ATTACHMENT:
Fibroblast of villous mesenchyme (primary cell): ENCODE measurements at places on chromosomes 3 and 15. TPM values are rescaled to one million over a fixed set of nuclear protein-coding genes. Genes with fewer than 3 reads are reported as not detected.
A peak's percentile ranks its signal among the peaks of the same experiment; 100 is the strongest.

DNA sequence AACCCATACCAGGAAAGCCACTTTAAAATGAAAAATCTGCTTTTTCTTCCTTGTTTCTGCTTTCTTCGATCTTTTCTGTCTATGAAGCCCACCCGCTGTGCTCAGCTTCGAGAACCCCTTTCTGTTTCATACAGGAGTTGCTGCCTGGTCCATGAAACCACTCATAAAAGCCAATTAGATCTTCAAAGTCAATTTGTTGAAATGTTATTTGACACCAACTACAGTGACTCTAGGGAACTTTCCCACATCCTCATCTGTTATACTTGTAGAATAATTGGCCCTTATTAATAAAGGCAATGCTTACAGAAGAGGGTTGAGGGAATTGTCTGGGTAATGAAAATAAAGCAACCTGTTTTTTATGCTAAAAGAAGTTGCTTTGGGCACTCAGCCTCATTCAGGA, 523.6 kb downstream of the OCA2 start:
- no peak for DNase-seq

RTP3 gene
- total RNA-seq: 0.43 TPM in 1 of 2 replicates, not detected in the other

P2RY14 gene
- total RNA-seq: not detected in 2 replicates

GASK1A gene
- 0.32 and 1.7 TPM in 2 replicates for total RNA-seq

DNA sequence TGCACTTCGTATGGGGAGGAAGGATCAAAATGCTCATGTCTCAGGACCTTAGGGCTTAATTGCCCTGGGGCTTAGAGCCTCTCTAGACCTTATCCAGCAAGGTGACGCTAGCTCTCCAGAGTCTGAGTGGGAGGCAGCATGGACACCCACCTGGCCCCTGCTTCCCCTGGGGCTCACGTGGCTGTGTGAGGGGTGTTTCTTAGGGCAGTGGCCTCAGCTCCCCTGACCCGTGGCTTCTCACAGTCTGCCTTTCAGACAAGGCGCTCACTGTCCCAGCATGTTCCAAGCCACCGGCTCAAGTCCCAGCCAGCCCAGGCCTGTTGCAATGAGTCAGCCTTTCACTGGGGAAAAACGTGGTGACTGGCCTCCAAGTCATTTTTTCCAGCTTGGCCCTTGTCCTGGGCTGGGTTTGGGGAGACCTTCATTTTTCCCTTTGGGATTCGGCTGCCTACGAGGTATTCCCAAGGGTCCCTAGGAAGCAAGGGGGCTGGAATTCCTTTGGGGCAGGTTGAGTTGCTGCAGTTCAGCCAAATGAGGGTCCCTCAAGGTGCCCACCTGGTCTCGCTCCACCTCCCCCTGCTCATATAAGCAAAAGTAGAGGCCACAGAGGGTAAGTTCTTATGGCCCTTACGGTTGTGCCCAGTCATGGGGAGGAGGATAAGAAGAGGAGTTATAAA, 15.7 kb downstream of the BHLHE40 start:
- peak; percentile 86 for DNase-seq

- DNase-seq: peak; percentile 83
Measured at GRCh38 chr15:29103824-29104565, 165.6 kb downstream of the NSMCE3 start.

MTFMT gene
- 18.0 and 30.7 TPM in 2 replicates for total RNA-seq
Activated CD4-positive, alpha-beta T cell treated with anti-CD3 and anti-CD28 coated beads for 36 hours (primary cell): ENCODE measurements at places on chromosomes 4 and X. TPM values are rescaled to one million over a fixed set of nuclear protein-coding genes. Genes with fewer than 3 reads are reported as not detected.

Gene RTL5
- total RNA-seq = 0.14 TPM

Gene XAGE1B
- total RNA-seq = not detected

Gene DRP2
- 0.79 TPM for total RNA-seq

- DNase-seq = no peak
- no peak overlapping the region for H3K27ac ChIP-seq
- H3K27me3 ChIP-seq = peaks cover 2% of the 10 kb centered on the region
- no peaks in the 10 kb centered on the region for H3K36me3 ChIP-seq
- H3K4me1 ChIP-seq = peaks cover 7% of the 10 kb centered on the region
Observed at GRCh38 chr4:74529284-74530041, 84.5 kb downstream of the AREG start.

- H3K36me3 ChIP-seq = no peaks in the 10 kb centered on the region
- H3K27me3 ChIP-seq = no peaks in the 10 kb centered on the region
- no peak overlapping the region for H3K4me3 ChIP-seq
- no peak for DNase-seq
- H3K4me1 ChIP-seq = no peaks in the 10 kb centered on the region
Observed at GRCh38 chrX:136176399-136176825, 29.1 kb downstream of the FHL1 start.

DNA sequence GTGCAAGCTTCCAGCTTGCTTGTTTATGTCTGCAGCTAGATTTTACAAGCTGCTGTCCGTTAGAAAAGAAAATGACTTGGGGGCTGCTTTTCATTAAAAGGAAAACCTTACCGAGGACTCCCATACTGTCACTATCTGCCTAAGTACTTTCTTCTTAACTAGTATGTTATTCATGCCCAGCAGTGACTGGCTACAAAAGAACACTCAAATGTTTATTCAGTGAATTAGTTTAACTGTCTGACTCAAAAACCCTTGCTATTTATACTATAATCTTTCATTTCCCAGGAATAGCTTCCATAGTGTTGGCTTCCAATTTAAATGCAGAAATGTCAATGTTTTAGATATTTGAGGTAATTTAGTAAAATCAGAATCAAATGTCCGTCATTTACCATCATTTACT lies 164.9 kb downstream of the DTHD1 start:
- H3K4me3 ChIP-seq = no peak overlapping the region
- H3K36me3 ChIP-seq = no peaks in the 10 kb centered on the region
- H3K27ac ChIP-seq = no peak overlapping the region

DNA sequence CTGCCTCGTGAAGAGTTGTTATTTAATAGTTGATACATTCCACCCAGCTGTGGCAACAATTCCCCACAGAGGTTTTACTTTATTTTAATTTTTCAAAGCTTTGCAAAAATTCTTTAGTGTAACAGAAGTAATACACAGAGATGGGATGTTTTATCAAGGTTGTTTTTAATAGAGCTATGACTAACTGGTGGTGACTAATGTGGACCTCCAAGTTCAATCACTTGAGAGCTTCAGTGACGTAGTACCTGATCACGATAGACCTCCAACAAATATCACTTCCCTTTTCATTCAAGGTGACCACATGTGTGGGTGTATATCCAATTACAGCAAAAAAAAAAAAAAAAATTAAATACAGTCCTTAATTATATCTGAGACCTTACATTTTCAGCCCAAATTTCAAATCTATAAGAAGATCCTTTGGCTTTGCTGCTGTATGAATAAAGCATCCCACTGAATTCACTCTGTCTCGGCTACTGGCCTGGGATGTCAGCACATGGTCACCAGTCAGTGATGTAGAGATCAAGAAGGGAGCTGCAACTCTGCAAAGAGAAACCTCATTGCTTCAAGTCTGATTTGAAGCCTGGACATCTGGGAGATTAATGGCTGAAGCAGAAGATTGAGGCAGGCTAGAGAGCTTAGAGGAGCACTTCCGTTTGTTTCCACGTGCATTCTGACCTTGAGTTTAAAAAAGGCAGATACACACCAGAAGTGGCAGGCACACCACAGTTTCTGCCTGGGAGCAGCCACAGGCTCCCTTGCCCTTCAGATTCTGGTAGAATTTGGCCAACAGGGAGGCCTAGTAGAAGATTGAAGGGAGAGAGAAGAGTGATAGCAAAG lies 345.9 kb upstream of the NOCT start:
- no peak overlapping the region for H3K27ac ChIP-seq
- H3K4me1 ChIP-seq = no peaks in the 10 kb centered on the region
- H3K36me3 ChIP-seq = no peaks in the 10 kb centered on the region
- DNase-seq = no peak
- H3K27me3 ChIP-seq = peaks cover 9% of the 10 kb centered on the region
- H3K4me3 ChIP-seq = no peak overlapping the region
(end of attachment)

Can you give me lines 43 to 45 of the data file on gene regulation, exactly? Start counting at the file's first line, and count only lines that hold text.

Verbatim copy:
- H3K36me3 ChIP-seq = no peaks in the 10 kb centered on the region
- DNase-seq = no peak
- H3K27me3 ChIP-seq = peaks cover 9% of the 10 kb centered on the region